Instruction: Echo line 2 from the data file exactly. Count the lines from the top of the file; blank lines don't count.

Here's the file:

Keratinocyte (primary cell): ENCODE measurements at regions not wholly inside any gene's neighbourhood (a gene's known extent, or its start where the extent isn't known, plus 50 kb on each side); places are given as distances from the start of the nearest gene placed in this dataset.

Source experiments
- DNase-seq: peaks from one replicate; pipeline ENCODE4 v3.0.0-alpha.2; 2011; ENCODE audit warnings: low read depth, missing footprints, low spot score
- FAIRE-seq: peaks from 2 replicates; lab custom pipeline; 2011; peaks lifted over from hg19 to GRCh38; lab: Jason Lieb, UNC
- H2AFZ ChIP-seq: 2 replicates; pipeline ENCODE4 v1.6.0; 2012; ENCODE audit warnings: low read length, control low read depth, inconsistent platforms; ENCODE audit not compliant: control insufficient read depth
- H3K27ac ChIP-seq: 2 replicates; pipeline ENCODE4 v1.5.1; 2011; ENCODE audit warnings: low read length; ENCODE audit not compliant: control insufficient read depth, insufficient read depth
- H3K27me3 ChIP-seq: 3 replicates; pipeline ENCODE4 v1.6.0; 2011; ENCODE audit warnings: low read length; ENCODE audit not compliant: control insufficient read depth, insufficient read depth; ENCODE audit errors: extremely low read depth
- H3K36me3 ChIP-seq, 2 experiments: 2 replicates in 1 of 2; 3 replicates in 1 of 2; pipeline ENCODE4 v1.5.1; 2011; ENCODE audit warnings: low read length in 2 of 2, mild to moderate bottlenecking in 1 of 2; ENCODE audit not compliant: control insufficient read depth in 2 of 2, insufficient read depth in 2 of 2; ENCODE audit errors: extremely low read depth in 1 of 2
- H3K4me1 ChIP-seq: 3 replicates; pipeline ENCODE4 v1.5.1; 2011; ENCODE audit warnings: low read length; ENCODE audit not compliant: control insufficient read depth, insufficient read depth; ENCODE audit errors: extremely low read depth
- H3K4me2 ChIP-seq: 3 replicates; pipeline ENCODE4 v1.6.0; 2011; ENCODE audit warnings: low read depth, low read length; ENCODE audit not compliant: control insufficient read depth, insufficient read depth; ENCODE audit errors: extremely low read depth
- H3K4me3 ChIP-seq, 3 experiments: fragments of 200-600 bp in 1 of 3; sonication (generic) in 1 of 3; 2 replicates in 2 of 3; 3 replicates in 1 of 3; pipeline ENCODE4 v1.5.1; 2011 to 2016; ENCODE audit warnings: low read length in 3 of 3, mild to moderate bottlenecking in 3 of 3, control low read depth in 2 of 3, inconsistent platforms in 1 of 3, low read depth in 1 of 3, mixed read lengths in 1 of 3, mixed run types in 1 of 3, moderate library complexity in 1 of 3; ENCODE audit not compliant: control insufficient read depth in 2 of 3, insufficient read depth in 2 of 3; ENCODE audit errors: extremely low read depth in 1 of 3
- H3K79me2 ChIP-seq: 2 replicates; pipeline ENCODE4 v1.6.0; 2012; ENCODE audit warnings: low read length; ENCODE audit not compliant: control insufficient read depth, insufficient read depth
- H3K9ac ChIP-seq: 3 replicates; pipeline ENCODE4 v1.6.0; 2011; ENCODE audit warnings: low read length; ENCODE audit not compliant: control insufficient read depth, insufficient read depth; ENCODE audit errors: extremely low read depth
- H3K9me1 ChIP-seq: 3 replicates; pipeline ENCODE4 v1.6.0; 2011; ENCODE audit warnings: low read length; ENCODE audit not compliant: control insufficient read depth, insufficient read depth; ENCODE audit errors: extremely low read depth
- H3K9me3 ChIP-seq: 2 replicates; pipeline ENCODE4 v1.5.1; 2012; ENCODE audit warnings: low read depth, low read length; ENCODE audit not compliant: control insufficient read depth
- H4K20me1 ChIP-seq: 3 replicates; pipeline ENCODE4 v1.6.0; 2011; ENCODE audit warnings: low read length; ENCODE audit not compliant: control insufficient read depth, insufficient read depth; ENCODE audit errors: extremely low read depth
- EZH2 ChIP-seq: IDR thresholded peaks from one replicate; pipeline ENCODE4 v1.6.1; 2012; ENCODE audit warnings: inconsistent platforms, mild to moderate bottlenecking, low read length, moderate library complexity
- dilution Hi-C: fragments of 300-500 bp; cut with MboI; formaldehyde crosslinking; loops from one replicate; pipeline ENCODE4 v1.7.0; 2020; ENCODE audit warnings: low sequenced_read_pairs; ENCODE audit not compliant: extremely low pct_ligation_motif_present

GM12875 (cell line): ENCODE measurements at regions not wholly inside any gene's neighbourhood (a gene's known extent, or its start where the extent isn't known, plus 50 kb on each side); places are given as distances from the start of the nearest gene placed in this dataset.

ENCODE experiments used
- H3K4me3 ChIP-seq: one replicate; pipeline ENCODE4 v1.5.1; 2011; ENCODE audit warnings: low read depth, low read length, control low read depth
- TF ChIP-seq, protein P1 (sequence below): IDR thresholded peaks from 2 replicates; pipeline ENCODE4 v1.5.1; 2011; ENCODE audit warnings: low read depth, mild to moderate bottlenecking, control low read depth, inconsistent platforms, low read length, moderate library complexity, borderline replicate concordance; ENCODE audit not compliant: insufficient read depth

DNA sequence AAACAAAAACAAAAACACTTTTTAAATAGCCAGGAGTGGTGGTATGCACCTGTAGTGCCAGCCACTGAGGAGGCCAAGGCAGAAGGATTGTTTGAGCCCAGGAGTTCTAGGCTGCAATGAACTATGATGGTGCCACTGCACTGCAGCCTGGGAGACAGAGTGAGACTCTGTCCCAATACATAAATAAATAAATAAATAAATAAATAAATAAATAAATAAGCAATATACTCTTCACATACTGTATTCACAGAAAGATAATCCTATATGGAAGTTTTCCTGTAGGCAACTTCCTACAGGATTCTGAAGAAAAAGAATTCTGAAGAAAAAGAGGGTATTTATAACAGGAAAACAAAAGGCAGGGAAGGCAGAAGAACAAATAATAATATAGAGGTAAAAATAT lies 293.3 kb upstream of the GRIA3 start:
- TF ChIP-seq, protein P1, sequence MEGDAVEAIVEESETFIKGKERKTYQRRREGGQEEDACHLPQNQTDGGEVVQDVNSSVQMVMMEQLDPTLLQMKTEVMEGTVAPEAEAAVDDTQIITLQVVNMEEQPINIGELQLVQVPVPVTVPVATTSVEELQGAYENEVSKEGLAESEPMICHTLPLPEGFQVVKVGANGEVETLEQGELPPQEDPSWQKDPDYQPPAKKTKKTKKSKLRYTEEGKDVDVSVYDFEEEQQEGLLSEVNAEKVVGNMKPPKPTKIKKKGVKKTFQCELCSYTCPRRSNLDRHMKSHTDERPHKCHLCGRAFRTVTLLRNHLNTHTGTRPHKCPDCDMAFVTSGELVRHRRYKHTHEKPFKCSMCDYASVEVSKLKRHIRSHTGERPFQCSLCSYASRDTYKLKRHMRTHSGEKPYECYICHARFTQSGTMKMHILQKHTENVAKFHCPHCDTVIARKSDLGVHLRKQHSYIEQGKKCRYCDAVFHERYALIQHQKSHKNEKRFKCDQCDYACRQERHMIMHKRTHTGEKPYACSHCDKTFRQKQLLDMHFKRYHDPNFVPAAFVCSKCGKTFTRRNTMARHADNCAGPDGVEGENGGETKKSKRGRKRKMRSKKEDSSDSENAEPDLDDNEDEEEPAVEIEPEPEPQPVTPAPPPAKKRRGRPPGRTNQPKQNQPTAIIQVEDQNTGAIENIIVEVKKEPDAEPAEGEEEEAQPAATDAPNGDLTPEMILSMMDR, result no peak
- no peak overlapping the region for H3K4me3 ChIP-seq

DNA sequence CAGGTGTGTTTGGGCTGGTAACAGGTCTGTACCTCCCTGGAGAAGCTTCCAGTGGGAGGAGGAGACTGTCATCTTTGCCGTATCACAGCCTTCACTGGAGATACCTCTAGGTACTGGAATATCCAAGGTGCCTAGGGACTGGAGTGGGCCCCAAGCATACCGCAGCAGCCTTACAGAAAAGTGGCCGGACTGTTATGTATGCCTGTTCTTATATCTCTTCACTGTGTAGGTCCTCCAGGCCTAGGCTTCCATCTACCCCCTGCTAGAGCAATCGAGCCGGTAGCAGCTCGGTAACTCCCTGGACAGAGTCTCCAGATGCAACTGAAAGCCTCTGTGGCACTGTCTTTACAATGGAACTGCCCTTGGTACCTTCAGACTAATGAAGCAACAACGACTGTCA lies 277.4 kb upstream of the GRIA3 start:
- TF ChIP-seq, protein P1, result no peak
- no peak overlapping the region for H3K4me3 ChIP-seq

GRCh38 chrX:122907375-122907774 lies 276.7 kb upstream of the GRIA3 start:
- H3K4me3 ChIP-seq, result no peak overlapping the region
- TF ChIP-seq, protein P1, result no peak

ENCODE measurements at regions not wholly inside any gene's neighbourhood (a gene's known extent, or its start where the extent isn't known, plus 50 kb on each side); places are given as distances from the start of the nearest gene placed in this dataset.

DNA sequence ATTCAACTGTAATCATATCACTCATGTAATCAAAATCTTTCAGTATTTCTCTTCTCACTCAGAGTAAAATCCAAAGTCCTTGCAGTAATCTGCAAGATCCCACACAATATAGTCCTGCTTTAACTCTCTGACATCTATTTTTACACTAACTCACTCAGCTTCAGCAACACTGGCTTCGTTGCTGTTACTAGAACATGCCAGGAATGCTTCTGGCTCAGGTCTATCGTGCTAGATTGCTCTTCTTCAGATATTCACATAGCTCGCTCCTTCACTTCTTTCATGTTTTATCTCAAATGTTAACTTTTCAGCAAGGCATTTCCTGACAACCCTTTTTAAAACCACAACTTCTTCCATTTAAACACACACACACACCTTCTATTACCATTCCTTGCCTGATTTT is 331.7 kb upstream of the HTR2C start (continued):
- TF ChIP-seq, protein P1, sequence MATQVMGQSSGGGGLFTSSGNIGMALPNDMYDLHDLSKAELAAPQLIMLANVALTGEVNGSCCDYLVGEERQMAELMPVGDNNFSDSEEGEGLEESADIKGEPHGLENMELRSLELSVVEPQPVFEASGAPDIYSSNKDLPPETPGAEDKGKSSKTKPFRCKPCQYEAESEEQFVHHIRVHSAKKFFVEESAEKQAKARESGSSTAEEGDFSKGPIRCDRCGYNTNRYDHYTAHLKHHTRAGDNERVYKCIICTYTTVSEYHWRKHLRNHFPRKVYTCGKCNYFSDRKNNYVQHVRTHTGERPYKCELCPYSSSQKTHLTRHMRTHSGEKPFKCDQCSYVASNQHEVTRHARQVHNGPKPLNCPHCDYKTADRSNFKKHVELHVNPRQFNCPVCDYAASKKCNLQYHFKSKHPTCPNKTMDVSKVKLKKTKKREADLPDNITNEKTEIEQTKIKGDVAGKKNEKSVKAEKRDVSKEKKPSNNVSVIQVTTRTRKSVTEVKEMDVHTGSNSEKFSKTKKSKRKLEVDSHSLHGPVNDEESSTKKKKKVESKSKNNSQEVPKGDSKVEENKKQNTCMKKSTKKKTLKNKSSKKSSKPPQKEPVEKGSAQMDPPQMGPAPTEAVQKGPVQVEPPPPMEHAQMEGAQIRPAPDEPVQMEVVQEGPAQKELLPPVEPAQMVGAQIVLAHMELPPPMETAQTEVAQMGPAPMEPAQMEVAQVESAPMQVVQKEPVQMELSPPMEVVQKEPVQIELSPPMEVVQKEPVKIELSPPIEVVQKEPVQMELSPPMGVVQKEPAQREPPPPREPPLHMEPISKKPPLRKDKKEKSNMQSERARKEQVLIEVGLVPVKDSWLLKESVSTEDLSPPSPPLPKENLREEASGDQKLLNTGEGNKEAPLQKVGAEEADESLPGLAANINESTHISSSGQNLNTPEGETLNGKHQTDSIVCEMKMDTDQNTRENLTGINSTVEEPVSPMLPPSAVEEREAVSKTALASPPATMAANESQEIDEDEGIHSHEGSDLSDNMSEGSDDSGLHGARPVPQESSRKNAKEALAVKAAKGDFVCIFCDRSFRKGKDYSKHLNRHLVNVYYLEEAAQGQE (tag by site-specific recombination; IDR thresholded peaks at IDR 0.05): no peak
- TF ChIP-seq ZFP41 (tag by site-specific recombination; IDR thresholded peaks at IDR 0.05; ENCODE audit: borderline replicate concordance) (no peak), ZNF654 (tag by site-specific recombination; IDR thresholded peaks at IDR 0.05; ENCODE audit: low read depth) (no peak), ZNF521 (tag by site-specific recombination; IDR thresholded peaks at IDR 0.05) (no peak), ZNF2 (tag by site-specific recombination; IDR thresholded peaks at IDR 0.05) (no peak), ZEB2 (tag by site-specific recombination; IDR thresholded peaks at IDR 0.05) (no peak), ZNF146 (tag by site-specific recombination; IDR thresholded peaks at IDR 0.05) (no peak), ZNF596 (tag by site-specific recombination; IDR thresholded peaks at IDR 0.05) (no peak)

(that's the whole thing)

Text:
Source experiments